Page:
what happens to voltage when I add a good choke - diyAudio
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Old 17th July 2013, 04:21 AM   #1
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Default what happens to voltage when I add a good choke

If I add a reasonable-inductance but enormous choke with very little DC resistance before the capacitor filters in the main B+ supply, it should be easier for the power transformer to deliver current thru more of the wall-supply cycle, but what is the end result for the resultant B+ voltage? Will it always drop? I guess I should model but what's the rule of thumb?
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Old 17th July 2013, 04:28 AM   #2
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The L should be between the C's ie CLC. You will get a small drop in voltage.
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Old 17th July 2013, 06:53 AM   #3
Enzo is offline Enzo  United States
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Look up any basic tutorial on power supplies and read the differences between capacitor input filter versus choke input filter. The cap input filter charges to peak, or about 1.414 times RMS voltage of the AC. The choke input filter will charge to about 0.9 times RMS.

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Old 17th July 2013, 09:23 AM   #4
DF96 is offline DF96  England
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An ideal choke input supply gives you a DC voltage equal to 2 sqrt(2)/pi of the secondary AC RMS voltage. This is 90.03%. The derivation requires calculus and trigonometry - the maths you learnt in school does have its uses!
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Old 17th July 2013, 01:56 PM   #5
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Quote:
Originally Posted by DF96 View Post
An ideal choke input supply gives you a DC voltage equal to 2 sqrt(2)/pi of the secondary AC RMS voltage. This is 90.03%. The derivation requires calculus and trigonometry - the maths you learnt in school does have its uses!
So does building it and bunging a meter on it!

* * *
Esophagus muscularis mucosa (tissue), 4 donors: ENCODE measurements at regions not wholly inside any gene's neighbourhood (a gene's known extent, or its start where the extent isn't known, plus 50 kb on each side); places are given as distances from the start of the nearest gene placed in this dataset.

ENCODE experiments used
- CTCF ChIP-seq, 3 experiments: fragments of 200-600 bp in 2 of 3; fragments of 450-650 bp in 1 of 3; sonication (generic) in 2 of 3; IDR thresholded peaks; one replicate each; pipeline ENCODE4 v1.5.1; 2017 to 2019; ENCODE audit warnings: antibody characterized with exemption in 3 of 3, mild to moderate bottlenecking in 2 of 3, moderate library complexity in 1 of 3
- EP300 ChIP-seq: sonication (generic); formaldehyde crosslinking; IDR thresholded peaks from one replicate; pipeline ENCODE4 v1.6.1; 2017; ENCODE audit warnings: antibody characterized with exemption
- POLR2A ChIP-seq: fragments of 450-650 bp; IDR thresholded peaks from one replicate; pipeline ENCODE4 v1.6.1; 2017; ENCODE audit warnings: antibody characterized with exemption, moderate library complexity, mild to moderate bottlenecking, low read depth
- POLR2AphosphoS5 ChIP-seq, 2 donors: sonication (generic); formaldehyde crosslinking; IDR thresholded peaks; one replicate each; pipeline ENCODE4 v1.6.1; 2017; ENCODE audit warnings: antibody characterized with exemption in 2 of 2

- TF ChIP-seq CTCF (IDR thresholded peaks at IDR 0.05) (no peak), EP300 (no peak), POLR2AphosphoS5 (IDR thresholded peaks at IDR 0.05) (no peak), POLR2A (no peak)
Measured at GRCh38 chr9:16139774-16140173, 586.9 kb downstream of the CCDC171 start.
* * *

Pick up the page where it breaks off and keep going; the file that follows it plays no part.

Enzo already said 'about 90%'
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Old 17th July 2013, 02:07 PM   #6
DF96 is offline DF96  England
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A meter will tell you what it is doing, but only after you have built it. A meter won't tell you why it is doing it, or what to change to make it do something different.
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Old 24th July 2013, 03:42 AM   #7
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Thanks! Very useful rule-of-thumb. ...and thanks especially for not ridiculing my ignorance.
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Old 24th July 2013, 04:01 AM   #8
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Thanks again Enzo, I remember reading that link from aikenamps.com before but apparently neither the math nor rule of thumb stuck in my brain. Unlike what Katie & dad posted, a CLC is still basically a capacitor input filter, and a choke input filter like I asked about has a choke immediately after the rectifier. But either way, I'm not talking about a small choke between B+ and grid supply & preamp either.

I'm cooking up another single-ended guitar amp and picking out a power transformer, and I have some very nice chokes. So I'm just deciding what to do with them, if anything.
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Old 24th July 2013, 06:23 AM   #9
Enzo is offline Enzo  United States
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That is why they are called capacitor INPUT filter or choke INPUT filter. it is about what the rectified AC sees first. What comes after a cap doesn't change that.
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Old 24th July 2013, 10:19 AM   #10
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Originally Posted by cyclecamper View Post
Thanks again Enzo, I remember reading that link from aikenamps.com before but apparently neither the math nor rule of thumb stuck in my brain. Unlike what Katie & dad posted, a CLC is still basically a capacitor input filter, and a choke input filter like I asked about has a choke immediately after the rectifier. But either way, I'm not talking about a small choke between B+ and grid supply & preamp either.

I'm cooking up another single-ended guitar amp and picking out a power transformer, and I have some very nice chokes. So I'm just deciding what to do with them, if anything.
Chokes were used historically to reduce hum, because decent sized capacitors weren't available, so there's little reason to use them these days - unless you're going for the extra distortion as the HT rails comes down lower?.
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